The question is sometimes asked, why is Alpha-Stim “cleared” by the Food and Drug Administration (FDA), as opposed to “approved?” Of course, all the medical devices in the U.S. market are examined by FDA to determine if they are safe and effective.
All manufacturers who seek to market medical devices in the United States must first pass a very thorough process with the FDA through one of two pathways—the section 510(k) process, where a device is “cleared” for distribution, or the Premarket Approval (PMA) process, where a device is “approved” by the FDA.
Today’s process stems from the Medical Device Amendments added to the Food, Drug and Cosmetic Act in 1976, establishing three regulatory classes for medical devices. Because there were devices already on the market prior to 1976, all devices were considered either pre-amendment medical devices, or new concept medical devices that had never been in commercial distribution (e.g., MRI, and lasers). The new devices had to undergo a PMA, a process that is significantly more expensive and difficult for the manufacturer, more like a new drug application ending in FDA “approval” due to the fact that there is no existing history of the medical device.
In order to accommodate the pre-amendment devices, the FD&C included a clause in section 510(k), which states that if a medical device manufacturer can prove their technology is “substantially equivalent” to a type of medical device that was on the market prior to 1976, then the FDA can clear the device for commercial distribution using the slightly easier requirements of the section 510(k) process.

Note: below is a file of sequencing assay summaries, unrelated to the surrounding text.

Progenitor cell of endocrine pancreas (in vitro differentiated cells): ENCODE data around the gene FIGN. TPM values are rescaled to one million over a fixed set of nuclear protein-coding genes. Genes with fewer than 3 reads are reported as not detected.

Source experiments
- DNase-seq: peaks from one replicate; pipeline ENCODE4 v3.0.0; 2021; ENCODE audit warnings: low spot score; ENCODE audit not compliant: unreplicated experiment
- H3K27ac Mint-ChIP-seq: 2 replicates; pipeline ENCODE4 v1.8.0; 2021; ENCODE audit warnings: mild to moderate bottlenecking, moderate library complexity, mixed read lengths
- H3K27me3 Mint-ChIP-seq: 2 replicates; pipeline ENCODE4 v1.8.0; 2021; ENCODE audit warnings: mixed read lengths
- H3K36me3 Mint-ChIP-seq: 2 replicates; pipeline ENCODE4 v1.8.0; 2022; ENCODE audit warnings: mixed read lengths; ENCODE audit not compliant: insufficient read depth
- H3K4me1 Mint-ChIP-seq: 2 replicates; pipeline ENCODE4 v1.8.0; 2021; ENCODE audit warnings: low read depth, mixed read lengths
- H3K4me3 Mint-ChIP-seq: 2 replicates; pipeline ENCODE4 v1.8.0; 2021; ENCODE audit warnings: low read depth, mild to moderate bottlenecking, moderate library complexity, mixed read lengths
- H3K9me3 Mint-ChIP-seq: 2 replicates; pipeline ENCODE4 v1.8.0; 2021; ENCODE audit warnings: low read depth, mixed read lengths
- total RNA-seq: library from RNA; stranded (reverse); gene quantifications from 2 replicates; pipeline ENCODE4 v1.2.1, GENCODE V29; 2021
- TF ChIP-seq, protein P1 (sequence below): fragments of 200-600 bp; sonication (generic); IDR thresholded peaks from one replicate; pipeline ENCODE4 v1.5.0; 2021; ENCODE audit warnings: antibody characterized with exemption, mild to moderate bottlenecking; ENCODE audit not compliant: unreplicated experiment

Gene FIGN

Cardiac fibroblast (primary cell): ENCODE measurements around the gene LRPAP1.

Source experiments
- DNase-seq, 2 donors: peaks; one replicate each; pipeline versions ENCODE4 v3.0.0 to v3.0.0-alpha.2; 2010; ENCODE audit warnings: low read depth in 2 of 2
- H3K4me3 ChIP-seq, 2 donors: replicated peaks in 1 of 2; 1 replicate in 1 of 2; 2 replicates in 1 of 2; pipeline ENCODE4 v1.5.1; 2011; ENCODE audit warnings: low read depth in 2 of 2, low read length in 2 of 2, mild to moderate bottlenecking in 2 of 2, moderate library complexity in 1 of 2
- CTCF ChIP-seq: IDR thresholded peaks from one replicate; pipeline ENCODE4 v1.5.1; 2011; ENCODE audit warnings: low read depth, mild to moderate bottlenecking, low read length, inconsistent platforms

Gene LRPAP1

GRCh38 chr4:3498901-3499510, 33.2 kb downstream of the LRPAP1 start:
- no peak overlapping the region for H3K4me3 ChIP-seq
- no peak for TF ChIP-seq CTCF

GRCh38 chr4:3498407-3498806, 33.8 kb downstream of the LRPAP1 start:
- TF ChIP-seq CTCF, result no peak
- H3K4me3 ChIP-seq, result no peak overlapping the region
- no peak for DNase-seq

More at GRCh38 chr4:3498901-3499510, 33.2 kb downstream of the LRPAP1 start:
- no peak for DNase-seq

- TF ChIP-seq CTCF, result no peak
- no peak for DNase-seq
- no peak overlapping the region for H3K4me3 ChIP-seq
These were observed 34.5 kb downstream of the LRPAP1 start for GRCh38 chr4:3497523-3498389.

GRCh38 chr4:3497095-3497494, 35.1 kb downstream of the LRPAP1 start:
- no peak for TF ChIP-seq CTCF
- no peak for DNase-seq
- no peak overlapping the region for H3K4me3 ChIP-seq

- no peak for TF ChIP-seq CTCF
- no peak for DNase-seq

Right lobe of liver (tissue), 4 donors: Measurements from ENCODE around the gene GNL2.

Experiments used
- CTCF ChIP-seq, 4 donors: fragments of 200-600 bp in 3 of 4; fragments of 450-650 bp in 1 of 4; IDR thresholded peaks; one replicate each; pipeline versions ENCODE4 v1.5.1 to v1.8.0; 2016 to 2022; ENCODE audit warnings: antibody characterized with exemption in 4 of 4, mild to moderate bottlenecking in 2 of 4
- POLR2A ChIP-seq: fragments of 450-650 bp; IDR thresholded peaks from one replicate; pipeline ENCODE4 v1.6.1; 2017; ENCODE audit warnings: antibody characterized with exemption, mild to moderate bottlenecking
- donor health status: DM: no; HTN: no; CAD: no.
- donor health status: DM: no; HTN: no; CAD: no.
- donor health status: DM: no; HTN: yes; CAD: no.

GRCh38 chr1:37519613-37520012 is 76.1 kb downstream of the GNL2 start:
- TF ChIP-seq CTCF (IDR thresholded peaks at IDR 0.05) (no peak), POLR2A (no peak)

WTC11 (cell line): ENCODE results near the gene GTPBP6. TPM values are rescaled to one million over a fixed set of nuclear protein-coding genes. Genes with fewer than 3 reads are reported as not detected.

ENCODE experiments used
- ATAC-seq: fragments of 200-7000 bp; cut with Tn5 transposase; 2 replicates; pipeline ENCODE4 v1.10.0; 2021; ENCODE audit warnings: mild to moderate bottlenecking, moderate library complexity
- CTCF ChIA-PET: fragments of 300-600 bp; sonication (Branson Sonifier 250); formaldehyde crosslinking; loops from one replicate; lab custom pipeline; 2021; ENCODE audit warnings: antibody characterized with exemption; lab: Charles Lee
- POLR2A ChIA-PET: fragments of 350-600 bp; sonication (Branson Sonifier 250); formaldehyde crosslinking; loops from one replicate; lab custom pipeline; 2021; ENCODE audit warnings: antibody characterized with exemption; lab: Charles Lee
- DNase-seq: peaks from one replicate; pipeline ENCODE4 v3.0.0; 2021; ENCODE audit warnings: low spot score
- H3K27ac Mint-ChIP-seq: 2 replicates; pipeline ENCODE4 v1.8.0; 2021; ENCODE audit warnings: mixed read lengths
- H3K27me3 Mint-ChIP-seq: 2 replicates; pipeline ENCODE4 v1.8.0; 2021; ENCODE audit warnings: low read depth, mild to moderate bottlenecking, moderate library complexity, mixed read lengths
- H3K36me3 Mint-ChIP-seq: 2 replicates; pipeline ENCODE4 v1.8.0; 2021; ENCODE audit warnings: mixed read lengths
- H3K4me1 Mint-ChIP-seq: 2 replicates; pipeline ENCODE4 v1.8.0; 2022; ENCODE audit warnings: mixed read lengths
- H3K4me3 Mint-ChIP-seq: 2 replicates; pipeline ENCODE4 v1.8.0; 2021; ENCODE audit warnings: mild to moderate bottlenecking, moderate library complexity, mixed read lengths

Alpha-Stim® has gone through the section 510(k) process, and as a result is FDA cleared for interstate marketing and export for the treatment of anxiety, insomnia, depression and acute, post-traumatic and chronic pain.
In its attempts to correctly classify the Alpha-Stim, Electromedical Products International has presented several “mini-PMAs” to the FDA over the years, along with a full PMA on anxiety in 1995. As a result, Alpha-Stim has endured more FDA regulatory requirements than most medical devices in U.S. history, including more than a half dozen extensive reviews of the safety and effectiveness of the technology along with post marketing surveillance, and biannual quality system reviews.
In the end, FDA does not endorse any medical product, be it drug or device, and regardless of how a product enters the market, both FDA approval and FDA clearance are legally equal authorizations to market and export a device.
The Alpha-Stim AID utilizes cranial electrotherapy stimulation (CES) to deliver the only rigorously tested and patented waveform that is clinically proven to treat anxiety, insomnia, and depression. The Alpha-Stim M uses CES to treat mood and sleep disorders, plus microcurrent electrical therapy (MET) to also treat pain.
Alpha-Stim® has been on the market as a pain and mental health solution for over 35 years and has more research than any other therapeutic MET or CES device. There are over 100 studies published to date and over 20 currently underway. Our research is so good even our competitors use it! FDA accepts a broad range of waveform parameters for the CES category, which is not unusual. For example, both aspirin and morphine are categorized as analgesics but we all understand the considerable differences between the two. Only Alpha-Stim® is proven to get the results shown in Alpha-Stim® research.
Click here to see the Alpha-Stim® Clinical Examination Report prepared in accordance with the European Medical Device Directives. This report contains a description of Alpha-Stim technology, the history of cranial electrotherapy stimulation (CES), mechanisms of Alpha-Stim based on fMRI, LORETA and qEEG studies, along with graphic summaries and annotated abstracts of all our research including many double-blind, placebo (sham) controlled studies including some with crossovers, open clinical trials and well-constructed scientific surveys. These studies, all conducted by independent investigators, mainly at universities or government hospitals, almost always on drug resistant patients, has consistently revealed significant p values to p<.001, and medium to large effect sizes.